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Millennium Development Goals: It’s Alright For Some

Alex Clark looks back at the relative failures and successes of the UN’s Millennium Development Goals, and forward to the new Sustainable Development Goals agreed upon this year.

General assembly 70th session – 28 September - AM session

SG
General assembly 70th session – 28 September - AM session SG

This September, representatives from a total of 193 states and a collection of civil society actors, NGOs and international organisations agreed on the seventeen Sustainable Development Goals (SDGs) – altogether forming an ambitious post-2015 agenda, certainly. But before analysing these, let’s have a look at the last lot of goals. How far have we come?

The eight Millennium Development Goals (MDGs) were established in 2000 to mitigate some of the imbalances of the modern economic system. UN member states unanimously agreed to work towards a series of milestones in everything from universal primary education and the eradication of extreme poverty, to improvements in maternal health and environmental sustainability. Supervised by the United Nations Development Programme (UNDP), each goal was defined by a series of concrete objectives.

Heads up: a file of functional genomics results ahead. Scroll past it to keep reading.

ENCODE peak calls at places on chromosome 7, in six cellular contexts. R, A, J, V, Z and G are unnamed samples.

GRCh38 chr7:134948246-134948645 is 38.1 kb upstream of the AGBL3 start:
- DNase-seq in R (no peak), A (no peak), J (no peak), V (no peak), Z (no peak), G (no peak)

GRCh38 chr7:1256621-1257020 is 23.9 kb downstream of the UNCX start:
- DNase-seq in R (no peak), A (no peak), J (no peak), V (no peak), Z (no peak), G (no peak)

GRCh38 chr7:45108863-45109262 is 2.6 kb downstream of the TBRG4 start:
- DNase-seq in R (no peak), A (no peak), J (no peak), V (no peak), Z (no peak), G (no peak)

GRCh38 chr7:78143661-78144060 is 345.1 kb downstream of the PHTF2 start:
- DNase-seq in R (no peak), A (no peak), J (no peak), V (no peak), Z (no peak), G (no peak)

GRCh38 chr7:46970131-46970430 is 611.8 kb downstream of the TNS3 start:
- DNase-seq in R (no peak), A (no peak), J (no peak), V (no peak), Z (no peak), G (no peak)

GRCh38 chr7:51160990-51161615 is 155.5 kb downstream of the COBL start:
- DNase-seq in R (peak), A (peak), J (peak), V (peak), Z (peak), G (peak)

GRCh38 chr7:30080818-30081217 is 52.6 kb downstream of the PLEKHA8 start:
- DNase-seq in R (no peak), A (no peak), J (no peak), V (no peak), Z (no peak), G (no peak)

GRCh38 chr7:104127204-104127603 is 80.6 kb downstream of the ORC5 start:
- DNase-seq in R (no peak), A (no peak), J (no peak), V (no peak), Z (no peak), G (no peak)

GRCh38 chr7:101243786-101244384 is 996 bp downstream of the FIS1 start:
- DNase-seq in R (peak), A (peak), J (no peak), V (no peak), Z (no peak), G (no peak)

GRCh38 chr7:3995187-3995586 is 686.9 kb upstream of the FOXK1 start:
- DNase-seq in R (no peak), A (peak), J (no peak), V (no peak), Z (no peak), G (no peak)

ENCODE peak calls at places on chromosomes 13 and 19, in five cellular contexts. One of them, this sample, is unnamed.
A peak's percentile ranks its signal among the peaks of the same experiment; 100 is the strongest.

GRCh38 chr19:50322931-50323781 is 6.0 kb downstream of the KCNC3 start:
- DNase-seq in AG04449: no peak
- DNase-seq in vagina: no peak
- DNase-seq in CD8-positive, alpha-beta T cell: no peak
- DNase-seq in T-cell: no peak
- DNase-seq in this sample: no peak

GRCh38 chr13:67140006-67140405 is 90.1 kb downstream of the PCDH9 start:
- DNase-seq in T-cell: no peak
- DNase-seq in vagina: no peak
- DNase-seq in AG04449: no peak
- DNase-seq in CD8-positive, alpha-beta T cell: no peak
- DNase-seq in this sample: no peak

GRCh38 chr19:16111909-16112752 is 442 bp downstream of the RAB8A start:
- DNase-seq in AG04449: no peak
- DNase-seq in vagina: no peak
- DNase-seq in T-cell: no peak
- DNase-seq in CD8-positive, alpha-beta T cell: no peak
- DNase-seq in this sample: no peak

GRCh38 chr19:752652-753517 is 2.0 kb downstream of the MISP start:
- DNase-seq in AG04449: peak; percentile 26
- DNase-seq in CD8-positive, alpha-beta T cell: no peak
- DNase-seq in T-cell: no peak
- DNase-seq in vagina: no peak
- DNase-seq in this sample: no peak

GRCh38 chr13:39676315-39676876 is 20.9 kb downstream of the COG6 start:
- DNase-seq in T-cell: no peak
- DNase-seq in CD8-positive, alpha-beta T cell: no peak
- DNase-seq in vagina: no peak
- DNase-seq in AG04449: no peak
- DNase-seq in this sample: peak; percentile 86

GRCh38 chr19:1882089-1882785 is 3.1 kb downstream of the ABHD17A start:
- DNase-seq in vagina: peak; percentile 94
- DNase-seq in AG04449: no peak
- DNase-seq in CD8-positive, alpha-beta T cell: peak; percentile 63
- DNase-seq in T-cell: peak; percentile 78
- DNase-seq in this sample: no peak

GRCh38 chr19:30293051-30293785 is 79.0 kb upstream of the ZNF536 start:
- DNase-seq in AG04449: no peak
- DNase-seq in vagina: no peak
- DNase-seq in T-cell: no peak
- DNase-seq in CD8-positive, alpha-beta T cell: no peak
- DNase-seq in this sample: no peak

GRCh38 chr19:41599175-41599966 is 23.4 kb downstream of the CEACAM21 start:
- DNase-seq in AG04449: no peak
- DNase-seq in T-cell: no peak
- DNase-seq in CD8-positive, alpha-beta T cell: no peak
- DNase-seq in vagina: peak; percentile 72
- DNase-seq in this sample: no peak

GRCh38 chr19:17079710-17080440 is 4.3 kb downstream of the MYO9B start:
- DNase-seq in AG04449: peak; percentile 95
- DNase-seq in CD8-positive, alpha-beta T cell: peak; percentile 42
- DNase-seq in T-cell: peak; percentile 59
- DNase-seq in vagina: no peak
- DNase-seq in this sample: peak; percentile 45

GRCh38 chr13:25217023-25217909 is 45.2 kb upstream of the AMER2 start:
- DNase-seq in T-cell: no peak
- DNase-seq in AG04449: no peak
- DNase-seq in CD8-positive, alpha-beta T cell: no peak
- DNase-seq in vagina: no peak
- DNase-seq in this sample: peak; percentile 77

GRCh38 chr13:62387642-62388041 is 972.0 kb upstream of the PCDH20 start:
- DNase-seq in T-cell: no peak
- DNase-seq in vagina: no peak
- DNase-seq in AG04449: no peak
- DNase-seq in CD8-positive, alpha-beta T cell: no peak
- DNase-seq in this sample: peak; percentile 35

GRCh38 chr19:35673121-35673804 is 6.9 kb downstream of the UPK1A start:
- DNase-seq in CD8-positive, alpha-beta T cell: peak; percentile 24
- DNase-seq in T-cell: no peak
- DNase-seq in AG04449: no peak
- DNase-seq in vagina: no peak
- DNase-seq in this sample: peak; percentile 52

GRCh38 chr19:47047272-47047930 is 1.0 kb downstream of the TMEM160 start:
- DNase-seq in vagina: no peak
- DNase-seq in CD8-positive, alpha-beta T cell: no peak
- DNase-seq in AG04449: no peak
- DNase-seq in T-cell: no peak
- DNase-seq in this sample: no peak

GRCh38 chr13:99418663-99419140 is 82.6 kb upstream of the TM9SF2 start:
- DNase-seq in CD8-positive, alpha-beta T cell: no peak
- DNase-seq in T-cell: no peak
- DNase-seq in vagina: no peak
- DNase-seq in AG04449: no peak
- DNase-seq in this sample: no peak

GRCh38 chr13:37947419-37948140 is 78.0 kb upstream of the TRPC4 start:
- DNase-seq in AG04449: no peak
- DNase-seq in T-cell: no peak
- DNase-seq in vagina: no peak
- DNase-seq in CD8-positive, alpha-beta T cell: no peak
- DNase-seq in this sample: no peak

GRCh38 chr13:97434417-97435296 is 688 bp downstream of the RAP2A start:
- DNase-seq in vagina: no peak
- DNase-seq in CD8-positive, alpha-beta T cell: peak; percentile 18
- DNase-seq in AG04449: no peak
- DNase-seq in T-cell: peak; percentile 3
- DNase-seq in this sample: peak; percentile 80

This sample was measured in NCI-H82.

The statue outside the United Nations headquarters in New York. Image: David Ohmer

The statue outside the United Nations headquarters in New York. Image: David Ohmer

Having passed the MDGs’ 2015 expiry date, the international community should, in theory, have implemented a minimum level of human development. The UN would have you believe that significant progress has been made globally. In the 2014 Progress Report, UN Secretary General Ban Ki-Moon affirmed that the MDGs have “made a profound difference in people’s lives”, pointing out that global poverty had been halved by 2010 (relative to 1990) and that 90% of children in developing regions now have access to primary education. Meanwhile, the fight against malaria and tuberculosis has come on in greatly, and the under-five death rate has been nearly halved, as has the proportion of people lacking access to improved water sources.